How much do MySQL 5.6 and MariaDB 10 diverge today? Can we still say that MariaDB is a drop-in replacement for MySQL? This question attracts different answers, depending on who’s answering it. The truth is, nothing, not even minor versions of the same product, can claim to be fully compatible. I remember a customer who migrated from MySQL 5.5. to MariaDB 5.5. When one of our best consultants tested the application with MariaDB, he found some issues. Ironically, the issues were caused by a patch that fixed an old bug in MySQL 5.5: the application was designed to live with that bug and the fix in MariaDB caused an unexpected behaviour.
Back to more details, we can reasonably say that MySQL 5.6 and MariaDB 10 are “application compatible”. It means that from a typical application perspective, where developers and end-users use standard DML and DDL commands, there are no significant differences between the two products. What might differ is the DBA’s view. Replication is an example of this incompatibility. MySQL 5.6 and MariaDB 10 have a different GTID: MySQL has a transaction ID based on the server UUID and a transaction sequence, whilst MariaDB has a combination of domain, server and event ID that identifies a set of transactions in an event group. The incompatibility is not only in the functions and in the instruments available to the DBA, but most importantly it is in the infrastructure and in the tools that the DBA can use. The same applies to the automatic failover in Replication and the use of multi-source replication, which again provides an incompatible format for the commands used to administer replication.
Unfortunately, there is not a full list of the differences between MySQL 5.6 and MariaDB 10, and the list would have little meaning, considering that a new feature adds lots of small changes in the database. The list below is a small set of what you can expect to be different. More details are available here and here.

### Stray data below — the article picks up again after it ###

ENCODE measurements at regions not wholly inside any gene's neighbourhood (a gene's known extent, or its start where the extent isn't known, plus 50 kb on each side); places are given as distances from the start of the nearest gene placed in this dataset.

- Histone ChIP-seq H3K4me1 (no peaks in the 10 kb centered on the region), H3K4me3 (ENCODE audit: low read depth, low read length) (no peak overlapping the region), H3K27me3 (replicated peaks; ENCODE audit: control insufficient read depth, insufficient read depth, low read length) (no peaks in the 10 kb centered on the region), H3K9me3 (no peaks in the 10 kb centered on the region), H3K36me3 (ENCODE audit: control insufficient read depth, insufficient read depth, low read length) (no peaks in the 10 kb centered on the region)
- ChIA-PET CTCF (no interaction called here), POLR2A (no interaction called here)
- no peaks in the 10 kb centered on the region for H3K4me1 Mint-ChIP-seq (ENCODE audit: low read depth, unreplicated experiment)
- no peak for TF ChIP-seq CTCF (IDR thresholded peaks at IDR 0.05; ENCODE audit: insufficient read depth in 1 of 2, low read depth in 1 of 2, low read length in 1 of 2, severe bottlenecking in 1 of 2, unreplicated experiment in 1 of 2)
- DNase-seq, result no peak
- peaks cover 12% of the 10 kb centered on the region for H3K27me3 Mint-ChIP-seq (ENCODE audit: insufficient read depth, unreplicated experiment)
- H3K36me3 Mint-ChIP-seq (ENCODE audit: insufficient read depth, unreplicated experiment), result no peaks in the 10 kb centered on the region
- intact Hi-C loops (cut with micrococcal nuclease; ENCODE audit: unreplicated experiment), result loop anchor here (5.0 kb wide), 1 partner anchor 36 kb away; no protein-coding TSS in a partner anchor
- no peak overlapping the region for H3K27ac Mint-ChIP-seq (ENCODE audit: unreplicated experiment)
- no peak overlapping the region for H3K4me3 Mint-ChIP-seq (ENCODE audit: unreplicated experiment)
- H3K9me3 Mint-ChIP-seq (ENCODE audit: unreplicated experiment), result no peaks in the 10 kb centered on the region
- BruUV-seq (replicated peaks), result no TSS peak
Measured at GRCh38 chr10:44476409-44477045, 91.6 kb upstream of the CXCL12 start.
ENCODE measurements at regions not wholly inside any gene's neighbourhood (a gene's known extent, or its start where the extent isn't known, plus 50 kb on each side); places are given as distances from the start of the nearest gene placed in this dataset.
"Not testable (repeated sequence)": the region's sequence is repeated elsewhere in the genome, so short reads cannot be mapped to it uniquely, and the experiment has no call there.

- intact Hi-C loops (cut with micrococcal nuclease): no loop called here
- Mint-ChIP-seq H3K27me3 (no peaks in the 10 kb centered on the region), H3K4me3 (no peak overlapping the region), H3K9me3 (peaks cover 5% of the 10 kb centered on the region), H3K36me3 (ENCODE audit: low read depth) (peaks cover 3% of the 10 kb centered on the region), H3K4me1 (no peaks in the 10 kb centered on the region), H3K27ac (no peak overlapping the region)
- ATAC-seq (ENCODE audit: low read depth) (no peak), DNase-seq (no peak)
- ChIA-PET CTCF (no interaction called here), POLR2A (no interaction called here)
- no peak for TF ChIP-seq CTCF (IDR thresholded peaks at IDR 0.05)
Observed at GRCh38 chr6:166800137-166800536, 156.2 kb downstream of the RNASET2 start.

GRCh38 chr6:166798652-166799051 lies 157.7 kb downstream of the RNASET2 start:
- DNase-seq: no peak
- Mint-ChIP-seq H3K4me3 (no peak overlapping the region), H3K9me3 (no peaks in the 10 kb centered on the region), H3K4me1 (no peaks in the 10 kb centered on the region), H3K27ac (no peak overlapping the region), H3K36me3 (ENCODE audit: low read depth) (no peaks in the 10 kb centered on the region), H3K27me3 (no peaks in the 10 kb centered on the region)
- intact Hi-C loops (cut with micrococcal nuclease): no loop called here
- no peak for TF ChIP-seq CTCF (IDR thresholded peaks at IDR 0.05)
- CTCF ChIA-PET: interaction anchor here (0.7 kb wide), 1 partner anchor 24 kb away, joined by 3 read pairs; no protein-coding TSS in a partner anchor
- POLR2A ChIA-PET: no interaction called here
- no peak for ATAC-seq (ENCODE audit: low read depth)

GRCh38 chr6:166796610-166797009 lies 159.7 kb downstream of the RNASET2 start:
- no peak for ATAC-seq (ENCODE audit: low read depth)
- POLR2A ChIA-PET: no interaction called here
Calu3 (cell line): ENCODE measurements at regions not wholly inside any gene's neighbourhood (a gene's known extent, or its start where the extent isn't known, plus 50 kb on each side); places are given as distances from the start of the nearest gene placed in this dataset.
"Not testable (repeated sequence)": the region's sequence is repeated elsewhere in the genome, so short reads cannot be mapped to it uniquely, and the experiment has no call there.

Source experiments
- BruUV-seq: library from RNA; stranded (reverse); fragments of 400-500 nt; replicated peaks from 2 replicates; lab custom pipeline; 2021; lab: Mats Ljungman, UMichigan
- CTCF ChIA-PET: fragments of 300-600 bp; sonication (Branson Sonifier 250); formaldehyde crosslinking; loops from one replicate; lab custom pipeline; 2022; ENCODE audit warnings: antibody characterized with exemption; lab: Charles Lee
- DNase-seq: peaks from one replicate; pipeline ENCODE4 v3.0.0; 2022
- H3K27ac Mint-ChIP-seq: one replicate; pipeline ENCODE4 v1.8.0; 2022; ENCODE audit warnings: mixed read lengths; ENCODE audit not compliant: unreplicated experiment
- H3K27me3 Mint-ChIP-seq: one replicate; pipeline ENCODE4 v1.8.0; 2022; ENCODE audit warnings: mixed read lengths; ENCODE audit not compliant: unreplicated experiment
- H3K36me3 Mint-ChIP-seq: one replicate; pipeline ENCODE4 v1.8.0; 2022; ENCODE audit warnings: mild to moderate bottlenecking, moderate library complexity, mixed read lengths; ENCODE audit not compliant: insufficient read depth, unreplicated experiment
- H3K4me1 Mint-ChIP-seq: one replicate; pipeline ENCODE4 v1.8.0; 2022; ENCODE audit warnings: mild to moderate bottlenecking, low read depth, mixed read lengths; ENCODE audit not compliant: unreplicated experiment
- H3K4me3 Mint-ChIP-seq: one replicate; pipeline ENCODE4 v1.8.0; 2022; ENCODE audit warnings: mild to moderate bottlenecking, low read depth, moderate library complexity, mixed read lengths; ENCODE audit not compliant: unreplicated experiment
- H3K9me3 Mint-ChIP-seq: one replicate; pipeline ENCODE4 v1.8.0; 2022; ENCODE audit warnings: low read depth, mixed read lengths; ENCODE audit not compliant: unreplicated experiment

- MySQL 5.6 has Unicode support in the mysql command line utility
- At the moment, the memcached protocol is not available in MariaDB 10
- In MariaDB 10 the default storage engine for temporary tables cannot be specified
- In MySQL 5.6 it is possible to exchange partitions between tables
- Binlog variables and settings are different
- The block encryption mode for block-mode AES algorithms are handled by a parameter in Mysql 5.6
- MySQL 5.6 can specify where to write the core file if the server crashes
- MariaDB 10 provides a full set of parameters for the Aria engine
- MariaDB 10 provides more parameters to handle the connection pool
- MariaDB 10 provides more parameters to change the behaviour of the optimizer
- MariaDB 10 offers XtraDB parameters that are not available in MySQL 5.6
- MariaDB 10 identifies the transactional state of a session
- MariaDB 10 provides dynamic and virtual columns functions
Time for conclusions
This post is way longer than I expected, I hope it has been interesting for some of my usual 25 readers… I dare to make one final statement: the MySQL, MariaDB and the ecosystem offer today a choice of sustaining and disruptive technologies. Many databases only offer one option or the other and very few offer both. The beauty of this story is yet to come. Let’s find out more this week at Percona Live.